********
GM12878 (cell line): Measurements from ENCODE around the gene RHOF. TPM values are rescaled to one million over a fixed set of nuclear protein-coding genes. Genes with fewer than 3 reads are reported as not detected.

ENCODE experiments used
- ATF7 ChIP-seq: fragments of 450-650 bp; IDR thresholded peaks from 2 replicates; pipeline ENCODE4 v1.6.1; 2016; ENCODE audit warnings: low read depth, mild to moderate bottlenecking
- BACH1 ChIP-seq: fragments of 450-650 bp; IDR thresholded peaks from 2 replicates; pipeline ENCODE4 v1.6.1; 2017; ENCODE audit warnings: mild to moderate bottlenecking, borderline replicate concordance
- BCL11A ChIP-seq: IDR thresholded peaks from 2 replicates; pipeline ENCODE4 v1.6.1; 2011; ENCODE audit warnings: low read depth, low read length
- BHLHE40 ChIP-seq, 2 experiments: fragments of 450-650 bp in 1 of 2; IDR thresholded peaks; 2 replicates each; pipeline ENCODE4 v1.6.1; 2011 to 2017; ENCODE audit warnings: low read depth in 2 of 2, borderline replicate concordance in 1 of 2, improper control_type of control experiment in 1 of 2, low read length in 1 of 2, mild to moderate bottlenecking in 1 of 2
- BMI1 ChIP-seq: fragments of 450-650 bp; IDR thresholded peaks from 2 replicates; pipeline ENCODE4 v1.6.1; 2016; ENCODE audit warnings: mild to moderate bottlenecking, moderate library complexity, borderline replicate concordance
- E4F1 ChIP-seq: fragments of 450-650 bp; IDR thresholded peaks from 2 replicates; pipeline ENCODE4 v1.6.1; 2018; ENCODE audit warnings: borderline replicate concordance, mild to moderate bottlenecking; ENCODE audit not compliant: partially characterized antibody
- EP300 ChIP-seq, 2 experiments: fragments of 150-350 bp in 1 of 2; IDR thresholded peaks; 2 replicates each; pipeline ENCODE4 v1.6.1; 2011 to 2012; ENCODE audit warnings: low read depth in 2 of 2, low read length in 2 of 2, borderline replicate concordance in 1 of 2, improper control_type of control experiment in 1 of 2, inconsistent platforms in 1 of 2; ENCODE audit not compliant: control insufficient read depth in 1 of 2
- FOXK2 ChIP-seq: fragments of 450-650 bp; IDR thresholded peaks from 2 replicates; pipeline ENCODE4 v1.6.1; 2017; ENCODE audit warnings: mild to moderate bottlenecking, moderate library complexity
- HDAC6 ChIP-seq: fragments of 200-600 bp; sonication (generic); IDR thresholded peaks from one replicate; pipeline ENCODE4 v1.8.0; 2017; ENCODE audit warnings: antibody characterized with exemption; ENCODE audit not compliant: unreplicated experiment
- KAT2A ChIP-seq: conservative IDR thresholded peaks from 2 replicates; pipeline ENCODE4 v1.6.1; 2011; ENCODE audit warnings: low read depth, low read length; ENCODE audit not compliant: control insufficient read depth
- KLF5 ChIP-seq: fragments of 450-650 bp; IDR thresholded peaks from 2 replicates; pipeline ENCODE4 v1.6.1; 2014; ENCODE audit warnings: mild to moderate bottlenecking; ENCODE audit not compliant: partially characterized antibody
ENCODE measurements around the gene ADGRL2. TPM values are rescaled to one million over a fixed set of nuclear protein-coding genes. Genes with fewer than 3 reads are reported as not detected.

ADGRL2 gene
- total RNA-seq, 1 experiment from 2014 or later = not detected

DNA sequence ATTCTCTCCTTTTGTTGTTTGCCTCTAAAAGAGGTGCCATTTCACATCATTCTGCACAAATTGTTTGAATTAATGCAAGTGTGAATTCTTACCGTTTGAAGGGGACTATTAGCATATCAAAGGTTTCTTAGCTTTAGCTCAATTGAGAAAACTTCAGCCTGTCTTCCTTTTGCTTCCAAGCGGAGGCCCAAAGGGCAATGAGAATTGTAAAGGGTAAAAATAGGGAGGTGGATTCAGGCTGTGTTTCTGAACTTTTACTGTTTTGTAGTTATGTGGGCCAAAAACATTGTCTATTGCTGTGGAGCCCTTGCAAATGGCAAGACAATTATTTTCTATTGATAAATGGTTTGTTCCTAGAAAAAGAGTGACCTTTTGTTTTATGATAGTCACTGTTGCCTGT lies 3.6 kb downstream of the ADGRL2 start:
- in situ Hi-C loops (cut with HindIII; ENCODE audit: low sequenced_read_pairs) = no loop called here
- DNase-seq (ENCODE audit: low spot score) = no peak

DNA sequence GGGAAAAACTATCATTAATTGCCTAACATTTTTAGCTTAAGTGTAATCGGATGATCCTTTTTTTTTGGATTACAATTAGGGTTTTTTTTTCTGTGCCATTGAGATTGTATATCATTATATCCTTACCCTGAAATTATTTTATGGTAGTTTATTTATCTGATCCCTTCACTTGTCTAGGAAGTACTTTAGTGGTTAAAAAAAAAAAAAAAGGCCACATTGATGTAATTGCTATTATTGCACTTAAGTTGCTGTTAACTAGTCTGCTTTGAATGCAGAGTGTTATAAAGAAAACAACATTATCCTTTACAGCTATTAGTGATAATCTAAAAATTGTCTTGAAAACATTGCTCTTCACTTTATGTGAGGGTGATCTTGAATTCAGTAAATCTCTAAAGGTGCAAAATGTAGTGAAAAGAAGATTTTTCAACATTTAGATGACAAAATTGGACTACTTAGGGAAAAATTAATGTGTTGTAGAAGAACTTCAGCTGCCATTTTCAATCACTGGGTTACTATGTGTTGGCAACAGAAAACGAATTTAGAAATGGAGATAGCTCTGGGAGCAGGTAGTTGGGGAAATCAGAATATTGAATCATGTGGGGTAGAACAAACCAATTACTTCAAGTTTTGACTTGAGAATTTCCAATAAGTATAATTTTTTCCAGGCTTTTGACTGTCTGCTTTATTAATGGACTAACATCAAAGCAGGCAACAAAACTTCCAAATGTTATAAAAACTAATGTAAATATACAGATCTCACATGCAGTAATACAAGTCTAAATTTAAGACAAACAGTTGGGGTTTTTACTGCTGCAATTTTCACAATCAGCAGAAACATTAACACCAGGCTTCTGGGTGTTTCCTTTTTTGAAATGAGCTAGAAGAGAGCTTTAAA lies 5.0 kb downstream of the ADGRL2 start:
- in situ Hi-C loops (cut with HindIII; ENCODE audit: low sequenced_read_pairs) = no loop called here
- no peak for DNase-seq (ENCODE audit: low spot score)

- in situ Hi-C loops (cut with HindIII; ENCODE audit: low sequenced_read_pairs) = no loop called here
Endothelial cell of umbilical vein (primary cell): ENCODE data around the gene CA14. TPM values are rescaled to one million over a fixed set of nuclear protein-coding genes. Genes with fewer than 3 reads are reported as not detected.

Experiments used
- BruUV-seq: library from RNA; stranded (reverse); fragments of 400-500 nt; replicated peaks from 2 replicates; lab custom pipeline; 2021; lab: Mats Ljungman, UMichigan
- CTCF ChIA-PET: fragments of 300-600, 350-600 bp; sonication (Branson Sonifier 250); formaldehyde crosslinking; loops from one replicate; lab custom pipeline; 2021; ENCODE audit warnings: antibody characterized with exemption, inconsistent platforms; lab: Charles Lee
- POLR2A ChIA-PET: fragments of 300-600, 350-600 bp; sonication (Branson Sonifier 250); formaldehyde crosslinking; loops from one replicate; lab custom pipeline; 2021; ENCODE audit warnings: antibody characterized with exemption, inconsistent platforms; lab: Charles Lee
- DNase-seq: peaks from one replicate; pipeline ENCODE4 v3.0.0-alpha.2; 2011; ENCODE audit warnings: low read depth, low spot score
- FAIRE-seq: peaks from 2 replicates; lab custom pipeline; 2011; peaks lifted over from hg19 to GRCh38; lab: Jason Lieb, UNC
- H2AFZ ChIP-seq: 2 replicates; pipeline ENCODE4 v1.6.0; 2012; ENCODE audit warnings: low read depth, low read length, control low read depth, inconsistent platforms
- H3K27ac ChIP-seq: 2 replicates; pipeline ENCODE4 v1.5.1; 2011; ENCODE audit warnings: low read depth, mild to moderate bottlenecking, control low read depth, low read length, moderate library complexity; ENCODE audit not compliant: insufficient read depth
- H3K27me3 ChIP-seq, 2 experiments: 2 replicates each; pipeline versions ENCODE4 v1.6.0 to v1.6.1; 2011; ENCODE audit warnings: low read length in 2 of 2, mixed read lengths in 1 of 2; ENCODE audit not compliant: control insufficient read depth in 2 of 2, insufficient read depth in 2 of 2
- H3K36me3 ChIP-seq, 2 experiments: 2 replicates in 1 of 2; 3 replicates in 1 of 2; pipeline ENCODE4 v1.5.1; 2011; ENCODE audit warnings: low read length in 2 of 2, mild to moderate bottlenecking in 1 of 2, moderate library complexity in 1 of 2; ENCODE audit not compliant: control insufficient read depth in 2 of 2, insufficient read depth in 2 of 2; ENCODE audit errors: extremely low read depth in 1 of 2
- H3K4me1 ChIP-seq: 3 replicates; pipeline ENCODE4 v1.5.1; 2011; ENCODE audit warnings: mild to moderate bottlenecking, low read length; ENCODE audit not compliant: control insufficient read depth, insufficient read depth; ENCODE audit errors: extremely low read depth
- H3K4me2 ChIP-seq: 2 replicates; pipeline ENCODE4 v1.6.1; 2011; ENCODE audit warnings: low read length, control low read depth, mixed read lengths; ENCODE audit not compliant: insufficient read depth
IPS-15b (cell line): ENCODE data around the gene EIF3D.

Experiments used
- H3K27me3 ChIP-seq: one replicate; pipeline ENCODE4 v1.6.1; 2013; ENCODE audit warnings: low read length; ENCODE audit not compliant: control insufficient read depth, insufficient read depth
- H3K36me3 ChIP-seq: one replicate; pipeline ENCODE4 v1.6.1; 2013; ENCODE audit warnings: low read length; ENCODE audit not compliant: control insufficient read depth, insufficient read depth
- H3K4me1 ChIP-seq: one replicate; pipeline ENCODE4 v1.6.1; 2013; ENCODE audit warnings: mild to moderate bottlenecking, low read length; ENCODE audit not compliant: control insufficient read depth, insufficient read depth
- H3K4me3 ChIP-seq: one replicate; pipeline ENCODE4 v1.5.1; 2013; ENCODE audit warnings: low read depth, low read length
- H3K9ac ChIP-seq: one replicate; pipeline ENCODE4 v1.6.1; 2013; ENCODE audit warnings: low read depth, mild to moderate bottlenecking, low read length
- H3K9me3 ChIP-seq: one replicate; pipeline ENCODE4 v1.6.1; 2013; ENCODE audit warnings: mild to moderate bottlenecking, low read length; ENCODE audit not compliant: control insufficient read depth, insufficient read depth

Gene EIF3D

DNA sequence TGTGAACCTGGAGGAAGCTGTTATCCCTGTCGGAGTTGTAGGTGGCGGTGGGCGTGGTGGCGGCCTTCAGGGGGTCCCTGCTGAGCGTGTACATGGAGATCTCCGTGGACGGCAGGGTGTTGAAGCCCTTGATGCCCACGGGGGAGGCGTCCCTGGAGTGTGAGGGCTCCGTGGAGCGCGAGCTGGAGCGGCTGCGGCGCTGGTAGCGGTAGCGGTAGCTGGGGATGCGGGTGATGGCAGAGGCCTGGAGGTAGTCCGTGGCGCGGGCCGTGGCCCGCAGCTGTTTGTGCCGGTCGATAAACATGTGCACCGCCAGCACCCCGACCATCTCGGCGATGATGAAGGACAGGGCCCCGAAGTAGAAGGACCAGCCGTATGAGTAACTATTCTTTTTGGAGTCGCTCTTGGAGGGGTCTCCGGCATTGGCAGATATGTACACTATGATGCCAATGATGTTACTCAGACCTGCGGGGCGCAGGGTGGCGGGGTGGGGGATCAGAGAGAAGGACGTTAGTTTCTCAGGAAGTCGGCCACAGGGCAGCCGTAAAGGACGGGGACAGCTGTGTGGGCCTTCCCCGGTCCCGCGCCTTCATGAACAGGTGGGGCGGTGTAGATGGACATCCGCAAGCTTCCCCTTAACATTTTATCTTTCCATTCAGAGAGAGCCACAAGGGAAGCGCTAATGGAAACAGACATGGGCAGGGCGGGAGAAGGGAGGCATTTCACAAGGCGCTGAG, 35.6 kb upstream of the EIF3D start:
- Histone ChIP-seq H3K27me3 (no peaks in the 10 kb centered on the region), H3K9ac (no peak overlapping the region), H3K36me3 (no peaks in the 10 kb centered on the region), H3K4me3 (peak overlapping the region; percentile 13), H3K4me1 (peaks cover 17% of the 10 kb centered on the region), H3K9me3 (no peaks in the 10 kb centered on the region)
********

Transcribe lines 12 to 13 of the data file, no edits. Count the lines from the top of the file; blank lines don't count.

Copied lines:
- KAT2A ChIP-seq: conservative IDR thresholded peaks from 2 replicates; pipeline ENCODE4 v1.6.1; 2011; ENCODE audit warnings: low read depth, low read length; ENCODE audit not compliant: control insufficient read depth
- KLF5 ChIP-seq: fragments of 450-650 bp; IDR thresholded peaks from 2 replicates; pipeline ENCODE4 v1.6.1; 2014; ENCODE audit warnings: mild to moderate bottlenecking; ENCODE audit not compliant: partially characterized antibody